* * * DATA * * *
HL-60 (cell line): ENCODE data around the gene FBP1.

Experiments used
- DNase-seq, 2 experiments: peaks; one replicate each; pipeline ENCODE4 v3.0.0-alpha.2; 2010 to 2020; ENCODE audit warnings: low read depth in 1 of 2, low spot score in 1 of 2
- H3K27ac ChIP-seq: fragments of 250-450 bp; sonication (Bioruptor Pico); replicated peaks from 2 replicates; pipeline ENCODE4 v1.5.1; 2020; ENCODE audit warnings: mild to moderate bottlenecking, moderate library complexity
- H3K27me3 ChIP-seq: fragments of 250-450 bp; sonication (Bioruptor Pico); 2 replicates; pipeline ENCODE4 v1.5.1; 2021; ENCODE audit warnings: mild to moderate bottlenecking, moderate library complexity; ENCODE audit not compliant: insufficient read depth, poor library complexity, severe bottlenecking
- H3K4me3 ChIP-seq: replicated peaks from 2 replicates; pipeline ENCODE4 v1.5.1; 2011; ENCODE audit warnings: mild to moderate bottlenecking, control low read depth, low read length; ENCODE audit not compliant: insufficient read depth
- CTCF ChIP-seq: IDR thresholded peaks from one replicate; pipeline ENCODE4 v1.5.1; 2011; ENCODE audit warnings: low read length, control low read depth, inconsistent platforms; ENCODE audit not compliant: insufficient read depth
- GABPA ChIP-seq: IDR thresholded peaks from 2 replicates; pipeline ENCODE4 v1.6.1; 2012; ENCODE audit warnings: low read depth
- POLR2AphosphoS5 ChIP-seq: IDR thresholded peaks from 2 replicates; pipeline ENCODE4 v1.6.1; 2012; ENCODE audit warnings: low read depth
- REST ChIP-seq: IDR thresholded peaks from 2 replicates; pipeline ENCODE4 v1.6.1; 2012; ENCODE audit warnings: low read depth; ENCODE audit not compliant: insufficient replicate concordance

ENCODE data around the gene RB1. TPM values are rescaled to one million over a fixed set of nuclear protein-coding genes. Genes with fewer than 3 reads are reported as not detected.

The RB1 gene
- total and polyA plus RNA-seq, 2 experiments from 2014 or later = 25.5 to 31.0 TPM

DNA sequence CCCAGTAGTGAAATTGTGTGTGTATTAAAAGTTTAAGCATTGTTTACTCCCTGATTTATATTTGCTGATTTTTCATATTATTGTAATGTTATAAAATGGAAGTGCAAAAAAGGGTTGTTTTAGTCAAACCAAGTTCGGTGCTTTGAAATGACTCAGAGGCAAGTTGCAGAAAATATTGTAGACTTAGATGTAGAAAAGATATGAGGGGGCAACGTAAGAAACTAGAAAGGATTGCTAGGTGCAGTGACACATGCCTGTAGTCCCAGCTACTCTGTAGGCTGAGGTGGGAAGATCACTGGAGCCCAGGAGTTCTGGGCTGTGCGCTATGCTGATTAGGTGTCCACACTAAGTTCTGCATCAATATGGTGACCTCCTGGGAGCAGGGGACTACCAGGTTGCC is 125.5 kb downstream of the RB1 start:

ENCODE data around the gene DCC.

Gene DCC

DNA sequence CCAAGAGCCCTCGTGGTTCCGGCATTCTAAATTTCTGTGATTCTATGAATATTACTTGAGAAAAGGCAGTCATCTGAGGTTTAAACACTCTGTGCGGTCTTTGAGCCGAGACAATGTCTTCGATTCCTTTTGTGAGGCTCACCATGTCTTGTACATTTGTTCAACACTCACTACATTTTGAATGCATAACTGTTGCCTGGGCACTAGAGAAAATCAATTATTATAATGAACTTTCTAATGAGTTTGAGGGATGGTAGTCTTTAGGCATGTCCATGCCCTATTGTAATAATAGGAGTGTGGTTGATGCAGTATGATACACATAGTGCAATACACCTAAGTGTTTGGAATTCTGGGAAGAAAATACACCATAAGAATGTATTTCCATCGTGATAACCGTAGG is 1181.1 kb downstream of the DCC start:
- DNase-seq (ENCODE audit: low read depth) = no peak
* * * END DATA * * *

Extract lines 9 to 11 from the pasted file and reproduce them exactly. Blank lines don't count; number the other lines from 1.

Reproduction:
- POLR2AphosphoS5 ChIP-seq: IDR thresholded peaks from 2 replicates; pipeline ENCODE4 v1.6.1; 2012; ENCODE audit warnings: low read depth
- REST ChIP-seq: IDR thresholded peaks from 2 replicates; pipeline ENCODE4 v1.6.1; 2012; ENCODE audit warnings: low read depth; ENCODE audit not compliant: insufficient replicate concordance

ENCODE data around the gene RB1. TPM values are rescaled to one million over a fixed set of nuclear protein-coding genes. Genes with fewer than 3 reads are reported as not detected.